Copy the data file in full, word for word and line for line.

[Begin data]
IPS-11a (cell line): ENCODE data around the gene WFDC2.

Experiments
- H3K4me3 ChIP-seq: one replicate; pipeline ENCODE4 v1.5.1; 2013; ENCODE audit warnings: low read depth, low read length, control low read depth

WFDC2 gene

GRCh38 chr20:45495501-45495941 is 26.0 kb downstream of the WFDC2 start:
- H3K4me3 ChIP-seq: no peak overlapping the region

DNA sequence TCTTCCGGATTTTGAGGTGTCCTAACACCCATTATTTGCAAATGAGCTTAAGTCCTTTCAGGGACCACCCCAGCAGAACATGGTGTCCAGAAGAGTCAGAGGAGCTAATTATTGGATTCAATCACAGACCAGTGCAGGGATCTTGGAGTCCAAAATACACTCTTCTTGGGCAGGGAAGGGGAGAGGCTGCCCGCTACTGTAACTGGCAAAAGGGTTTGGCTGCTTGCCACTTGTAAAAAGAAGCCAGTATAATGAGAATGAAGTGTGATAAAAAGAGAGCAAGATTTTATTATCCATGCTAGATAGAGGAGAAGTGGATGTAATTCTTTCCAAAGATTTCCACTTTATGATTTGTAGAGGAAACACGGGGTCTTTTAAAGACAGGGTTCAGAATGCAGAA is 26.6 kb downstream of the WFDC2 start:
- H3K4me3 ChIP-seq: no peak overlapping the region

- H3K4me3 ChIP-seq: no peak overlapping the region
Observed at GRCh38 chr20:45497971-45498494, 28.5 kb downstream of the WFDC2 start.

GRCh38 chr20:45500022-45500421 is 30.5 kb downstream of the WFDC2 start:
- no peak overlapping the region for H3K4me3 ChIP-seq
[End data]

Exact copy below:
IPS-11a (cell line): ENCODE data around the gene WFDC2.

Experiments
- H3K4me3 ChIP-seq: one replicate; pipeline ENCODE4 v1.5.1; 2013; ENCODE audit warnings: low read depth, low read length, control low read depth

WFDC2 gene

GRCh38 chr20:45495501-45495941 is 26.0 kb downstream of the WFDC2 start:
- H3K4me3 ChIP-seq: no peak overlapping the region

DNA sequence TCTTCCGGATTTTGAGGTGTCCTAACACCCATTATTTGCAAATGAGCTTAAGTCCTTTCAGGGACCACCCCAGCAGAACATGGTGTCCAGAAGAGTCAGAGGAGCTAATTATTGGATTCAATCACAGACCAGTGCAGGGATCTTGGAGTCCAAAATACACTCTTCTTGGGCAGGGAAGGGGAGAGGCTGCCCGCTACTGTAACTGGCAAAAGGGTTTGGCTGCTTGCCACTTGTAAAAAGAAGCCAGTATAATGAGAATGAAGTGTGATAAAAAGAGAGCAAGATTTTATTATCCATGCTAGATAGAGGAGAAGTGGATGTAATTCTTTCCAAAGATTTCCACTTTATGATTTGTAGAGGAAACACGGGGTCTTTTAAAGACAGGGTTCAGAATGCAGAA is 26.6 kb downstream of the WFDC2 start:
- H3K4me3 ChIP-seq: no peak overlapping the region

- H3K4me3 ChIP-seq: no peak overlapping the region
Observed at GRCh38 chr20:45497971-45498494, 28.5 kb downstream of the WFDC2 start.

GRCh38 chr20:45500022-45500421 is 30.5 kb downstream of the WFDC2 start:
- no peak overlapping the region for H3K4me3 ChIP-seq